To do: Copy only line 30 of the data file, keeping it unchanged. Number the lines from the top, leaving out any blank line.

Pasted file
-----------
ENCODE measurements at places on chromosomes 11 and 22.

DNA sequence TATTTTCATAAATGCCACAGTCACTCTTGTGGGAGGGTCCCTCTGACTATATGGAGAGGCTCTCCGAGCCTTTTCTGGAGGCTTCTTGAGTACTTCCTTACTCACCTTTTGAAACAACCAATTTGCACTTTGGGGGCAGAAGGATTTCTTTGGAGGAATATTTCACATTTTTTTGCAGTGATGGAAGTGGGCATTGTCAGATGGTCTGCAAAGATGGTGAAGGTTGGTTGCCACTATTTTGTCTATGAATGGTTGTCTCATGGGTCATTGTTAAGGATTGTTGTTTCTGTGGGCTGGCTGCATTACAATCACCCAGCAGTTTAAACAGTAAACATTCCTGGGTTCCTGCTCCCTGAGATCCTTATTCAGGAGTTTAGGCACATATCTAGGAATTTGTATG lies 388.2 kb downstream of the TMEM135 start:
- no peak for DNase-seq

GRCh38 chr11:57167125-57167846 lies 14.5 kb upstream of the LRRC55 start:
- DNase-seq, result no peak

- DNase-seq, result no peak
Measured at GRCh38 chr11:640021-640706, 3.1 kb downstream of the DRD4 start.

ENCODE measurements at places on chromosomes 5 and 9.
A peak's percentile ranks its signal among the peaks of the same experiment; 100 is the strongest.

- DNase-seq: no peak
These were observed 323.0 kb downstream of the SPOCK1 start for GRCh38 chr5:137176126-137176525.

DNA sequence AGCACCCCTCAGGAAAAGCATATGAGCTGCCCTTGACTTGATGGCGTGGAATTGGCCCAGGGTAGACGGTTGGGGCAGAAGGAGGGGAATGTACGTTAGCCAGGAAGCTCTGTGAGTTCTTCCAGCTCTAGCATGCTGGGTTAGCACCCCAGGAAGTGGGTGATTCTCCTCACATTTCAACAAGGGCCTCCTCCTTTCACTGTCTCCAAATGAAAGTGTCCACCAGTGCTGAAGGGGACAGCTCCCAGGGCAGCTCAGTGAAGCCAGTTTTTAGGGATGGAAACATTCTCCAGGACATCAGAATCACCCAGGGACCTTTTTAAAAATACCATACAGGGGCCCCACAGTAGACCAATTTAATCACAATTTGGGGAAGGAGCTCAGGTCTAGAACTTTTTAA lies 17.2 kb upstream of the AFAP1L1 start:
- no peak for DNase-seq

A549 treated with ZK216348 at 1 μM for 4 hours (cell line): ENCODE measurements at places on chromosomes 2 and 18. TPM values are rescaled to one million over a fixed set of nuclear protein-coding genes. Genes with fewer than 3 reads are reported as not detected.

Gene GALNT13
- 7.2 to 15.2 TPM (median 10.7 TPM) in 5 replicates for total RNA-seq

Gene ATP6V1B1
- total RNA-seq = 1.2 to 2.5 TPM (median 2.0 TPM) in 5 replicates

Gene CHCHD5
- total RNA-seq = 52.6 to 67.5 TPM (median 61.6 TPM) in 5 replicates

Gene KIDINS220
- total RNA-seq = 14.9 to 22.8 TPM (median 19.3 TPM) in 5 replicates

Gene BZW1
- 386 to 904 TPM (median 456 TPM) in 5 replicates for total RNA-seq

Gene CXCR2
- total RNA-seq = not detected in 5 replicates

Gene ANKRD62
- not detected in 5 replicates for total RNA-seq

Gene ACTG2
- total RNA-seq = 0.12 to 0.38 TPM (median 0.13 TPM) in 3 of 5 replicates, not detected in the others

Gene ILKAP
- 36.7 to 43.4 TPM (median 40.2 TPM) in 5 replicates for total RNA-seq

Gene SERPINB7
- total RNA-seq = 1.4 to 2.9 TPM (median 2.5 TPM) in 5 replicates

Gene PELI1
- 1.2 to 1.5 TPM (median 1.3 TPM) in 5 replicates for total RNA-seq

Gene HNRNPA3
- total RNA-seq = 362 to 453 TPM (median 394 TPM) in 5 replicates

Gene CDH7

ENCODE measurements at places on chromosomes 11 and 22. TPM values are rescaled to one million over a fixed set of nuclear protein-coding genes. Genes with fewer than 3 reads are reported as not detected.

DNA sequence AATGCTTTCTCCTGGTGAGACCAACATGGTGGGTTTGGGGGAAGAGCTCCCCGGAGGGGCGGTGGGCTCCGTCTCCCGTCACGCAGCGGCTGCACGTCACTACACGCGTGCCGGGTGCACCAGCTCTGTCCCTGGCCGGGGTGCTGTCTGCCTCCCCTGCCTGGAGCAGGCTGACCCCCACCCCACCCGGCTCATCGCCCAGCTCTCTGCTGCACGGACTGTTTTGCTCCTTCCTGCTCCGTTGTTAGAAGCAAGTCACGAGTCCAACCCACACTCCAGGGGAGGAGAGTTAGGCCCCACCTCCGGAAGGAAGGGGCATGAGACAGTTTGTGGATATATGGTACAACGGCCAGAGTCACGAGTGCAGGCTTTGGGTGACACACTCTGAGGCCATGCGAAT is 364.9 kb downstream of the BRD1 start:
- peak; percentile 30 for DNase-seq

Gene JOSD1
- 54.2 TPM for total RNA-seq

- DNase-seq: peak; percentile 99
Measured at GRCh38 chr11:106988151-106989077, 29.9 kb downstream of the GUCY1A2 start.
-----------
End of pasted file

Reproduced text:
- total RNA-seq = 0.12 to 0.38 TPM (median 0.13 TPM) in 3 of 5 replicates, not detected in the others